New anaemia treatment prevents plaque build-up

28 October 2021
1 min read

A new peer reviewed publication from the University of Pennsylvania has reported that an iron-oxide nanoparticle that is FDA-approved to treat anemia acts as an enzyme to activate hydrogen peroxide to suppress the growth of tooth-decay-causing biofilms.  

There is plenty of evidence to suggest a link between iron-deficiency anemia and severe tooth decay, although whether the connection is correlative or causative is unknown.  

Now, the University of Pennsylvania, alongside Indiana University, have conducted a study – in which a combination of an iron-oxide nanoparticle-containing solution, called ferumoxyto,l and hydrogen peroxide was applied to real tooth enamel placed in a denture-like appliance and worn by the study subjects. 

The article, titled ‘Ferumoxytol Nanoparticles Target Biofilms Causing Tooth Decay in the Human Mouth’ and published in Nano Letters, explains, “We conducted a randomized crossover study whereby FerIONP treatments were performed on human subjects using a wearable intraoral appliance with implanted natural tooth enamel under severe conditions conducive of dental caries.  

“We found that FerIONP displayed a potent antimicrobial specificity against biofilms harboring Streptococcus mutans (a cariogenic pathogen) but not against other oral bacteria, which resulted in the significant reduction of enamel demineralization. Further analyses revealed that FerIONP preferentially bound to S. mutans through a glucan-binding mechanism and selectively killed the pathogen through the localized generation of reactive oxygen species (ROS) in situ.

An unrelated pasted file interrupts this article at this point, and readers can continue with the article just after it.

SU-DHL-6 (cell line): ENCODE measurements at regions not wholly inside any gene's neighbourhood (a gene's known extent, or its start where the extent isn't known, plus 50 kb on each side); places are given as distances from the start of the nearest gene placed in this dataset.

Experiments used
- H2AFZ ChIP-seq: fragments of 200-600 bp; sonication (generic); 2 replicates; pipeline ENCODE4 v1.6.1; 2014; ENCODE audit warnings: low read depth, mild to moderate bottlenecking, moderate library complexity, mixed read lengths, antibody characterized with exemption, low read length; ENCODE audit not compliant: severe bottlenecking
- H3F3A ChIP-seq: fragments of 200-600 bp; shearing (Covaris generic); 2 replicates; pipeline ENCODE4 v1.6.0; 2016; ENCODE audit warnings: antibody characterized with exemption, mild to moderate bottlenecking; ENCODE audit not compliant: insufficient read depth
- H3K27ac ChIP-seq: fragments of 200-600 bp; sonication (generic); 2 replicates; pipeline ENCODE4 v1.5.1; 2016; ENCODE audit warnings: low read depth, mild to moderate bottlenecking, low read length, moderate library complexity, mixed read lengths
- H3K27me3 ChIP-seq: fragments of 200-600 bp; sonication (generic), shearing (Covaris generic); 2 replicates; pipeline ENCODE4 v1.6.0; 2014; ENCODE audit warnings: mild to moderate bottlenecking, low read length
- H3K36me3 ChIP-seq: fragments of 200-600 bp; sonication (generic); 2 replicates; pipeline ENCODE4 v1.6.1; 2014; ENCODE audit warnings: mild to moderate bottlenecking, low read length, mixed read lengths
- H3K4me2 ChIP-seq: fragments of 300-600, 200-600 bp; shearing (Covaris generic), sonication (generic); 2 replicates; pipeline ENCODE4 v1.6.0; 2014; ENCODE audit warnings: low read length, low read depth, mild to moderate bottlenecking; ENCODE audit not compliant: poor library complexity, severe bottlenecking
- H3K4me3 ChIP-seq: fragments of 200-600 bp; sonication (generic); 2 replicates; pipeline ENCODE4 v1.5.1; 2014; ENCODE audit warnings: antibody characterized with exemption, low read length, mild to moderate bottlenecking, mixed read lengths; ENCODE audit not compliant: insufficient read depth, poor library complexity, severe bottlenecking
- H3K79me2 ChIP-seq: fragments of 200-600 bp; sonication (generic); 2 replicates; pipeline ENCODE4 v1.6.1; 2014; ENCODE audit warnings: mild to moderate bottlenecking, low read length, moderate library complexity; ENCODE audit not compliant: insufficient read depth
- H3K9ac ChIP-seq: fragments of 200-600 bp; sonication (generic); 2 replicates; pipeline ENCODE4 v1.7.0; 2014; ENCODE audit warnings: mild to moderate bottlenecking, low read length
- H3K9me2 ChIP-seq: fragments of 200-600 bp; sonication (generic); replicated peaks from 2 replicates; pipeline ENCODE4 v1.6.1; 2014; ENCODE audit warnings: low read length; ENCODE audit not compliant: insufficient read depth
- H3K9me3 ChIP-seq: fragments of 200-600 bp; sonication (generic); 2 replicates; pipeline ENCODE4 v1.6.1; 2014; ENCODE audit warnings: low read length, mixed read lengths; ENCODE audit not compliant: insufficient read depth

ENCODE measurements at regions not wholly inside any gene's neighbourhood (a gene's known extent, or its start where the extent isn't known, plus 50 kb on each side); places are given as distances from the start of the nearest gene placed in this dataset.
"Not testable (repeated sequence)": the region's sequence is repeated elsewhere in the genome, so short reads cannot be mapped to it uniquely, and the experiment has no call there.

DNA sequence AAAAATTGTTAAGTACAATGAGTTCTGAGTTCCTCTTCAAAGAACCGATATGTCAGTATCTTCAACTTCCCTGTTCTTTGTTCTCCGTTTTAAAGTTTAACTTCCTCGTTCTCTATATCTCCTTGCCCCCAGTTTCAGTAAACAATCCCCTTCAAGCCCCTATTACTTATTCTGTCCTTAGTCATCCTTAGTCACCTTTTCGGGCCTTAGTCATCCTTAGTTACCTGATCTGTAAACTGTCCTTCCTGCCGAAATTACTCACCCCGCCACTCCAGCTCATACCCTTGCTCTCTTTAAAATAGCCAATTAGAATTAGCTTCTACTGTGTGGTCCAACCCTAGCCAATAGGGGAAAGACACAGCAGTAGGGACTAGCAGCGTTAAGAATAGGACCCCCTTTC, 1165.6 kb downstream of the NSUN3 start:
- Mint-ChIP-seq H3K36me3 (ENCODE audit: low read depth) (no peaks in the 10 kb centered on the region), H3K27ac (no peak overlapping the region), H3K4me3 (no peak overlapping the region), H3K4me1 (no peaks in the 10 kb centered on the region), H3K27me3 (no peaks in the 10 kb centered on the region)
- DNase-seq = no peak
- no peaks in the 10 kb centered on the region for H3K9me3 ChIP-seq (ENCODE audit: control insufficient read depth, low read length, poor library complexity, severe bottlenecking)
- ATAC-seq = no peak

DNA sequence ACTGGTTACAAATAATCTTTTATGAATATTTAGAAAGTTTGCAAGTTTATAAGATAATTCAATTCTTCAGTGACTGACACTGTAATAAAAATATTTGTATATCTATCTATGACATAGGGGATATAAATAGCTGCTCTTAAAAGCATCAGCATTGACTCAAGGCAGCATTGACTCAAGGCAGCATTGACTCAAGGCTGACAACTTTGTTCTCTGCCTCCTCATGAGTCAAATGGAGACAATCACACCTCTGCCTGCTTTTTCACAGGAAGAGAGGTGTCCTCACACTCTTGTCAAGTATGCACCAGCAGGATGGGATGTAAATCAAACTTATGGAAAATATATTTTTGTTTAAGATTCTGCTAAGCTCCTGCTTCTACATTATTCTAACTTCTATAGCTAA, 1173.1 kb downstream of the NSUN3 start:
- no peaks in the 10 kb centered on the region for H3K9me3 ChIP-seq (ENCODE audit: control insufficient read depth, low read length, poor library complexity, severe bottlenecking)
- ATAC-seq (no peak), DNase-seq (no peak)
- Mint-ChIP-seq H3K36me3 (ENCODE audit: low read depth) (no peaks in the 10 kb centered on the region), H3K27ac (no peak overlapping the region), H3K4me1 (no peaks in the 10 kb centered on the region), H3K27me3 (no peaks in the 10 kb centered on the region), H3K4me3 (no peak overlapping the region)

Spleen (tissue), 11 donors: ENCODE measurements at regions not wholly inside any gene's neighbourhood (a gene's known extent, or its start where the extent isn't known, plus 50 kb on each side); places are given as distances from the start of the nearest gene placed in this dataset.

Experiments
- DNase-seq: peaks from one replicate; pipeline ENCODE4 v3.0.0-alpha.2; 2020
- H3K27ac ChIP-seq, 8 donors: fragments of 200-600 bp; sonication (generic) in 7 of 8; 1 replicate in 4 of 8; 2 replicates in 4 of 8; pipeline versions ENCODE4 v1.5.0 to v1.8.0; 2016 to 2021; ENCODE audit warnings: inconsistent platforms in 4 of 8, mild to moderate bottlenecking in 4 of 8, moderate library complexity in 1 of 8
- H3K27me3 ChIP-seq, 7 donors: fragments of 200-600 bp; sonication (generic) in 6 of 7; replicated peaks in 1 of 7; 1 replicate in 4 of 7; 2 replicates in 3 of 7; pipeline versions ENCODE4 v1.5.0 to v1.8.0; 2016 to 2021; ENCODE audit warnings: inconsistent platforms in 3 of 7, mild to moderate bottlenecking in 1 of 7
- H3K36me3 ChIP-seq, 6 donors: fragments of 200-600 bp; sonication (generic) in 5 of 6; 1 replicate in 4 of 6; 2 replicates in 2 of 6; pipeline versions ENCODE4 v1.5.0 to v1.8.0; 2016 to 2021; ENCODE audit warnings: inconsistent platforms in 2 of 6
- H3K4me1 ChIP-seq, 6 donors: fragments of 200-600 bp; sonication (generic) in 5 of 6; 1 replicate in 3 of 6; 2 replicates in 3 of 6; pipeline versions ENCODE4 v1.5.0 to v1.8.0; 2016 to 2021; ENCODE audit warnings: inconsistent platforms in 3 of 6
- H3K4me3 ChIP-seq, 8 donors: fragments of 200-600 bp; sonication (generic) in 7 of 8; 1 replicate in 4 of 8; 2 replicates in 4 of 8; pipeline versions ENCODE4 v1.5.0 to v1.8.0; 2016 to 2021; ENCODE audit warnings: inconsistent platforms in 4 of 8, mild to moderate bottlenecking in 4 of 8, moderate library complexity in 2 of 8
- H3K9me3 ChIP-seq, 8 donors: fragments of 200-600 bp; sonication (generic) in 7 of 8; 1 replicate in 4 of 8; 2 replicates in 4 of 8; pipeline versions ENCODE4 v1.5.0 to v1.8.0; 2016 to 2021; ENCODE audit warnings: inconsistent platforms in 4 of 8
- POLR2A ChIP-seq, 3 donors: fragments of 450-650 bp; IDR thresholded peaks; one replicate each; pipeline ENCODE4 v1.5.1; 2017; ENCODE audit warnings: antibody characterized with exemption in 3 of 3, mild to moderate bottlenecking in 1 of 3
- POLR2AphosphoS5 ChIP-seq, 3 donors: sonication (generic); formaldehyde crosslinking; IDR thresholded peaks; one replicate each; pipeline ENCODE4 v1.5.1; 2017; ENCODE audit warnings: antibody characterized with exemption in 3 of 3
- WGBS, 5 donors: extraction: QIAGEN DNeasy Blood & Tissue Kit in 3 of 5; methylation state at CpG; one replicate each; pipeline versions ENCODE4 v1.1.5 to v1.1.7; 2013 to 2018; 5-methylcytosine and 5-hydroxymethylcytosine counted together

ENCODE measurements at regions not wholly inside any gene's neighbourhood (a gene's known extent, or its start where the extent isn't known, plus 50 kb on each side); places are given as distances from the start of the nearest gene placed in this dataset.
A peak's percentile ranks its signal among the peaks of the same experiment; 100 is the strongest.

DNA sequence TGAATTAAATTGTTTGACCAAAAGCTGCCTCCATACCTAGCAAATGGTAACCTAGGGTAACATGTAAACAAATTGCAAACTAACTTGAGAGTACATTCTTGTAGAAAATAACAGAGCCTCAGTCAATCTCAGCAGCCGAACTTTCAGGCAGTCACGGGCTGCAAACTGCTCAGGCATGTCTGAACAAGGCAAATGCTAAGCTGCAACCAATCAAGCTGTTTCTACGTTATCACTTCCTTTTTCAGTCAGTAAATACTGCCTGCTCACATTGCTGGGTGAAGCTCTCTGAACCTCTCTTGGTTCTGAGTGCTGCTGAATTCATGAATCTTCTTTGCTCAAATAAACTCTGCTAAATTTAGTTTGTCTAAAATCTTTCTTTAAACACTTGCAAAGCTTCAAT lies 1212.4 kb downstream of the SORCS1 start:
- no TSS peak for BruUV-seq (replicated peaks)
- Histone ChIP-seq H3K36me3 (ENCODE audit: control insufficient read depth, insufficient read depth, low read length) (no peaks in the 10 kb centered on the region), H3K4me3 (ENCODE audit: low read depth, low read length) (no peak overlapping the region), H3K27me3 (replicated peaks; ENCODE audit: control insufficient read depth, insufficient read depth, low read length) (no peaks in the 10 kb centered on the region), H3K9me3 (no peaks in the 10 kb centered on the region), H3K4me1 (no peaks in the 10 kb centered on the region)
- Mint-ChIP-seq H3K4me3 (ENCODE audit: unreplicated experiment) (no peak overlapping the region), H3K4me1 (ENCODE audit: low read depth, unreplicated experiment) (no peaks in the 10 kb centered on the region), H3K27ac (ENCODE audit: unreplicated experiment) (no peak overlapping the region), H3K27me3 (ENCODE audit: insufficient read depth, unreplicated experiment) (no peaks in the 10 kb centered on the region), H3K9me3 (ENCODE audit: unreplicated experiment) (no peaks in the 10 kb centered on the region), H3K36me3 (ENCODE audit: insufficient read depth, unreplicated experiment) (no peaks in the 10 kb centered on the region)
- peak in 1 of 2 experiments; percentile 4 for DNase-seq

“In addition, we showed the possibility of using FerIONP for cariogenic biofilm detection using the catalytic mechanism.” 

Speaking to media outlet Eureka Alert, Hyun (Michel) Koo, a professor in the University of Pennsylvania School of Dental Medicine and co-author of the article, said, “We found that this approach is both precise and effective. 

“It disrupts biofilms, particularly those formed by Streptococcus mutans, which cause caries, and it also reduced the extent of enamel decay. This is the first study we know of done in a clinical setting that demonstrates the therapeutic value of nanozymes against an infectious disease.” 

The co-authors also included Yuan Liu and Zhi Ren of Penn Dental Medicine, Yue Huang and Min Jun Oh of both Penn Dental Medicine and Penn’s Perelman School of Medicine, David Cormode of the Perelman School of Medicine and Penn’s School of Engineering and Applied Science, Dongyeop Kim of Korea’s Jeonbuk National University, and Anderson T. Hara and Domenick T. Zero of Indiana University. Liu was first author and Zero and Koo were co-corresponding authors on the paper.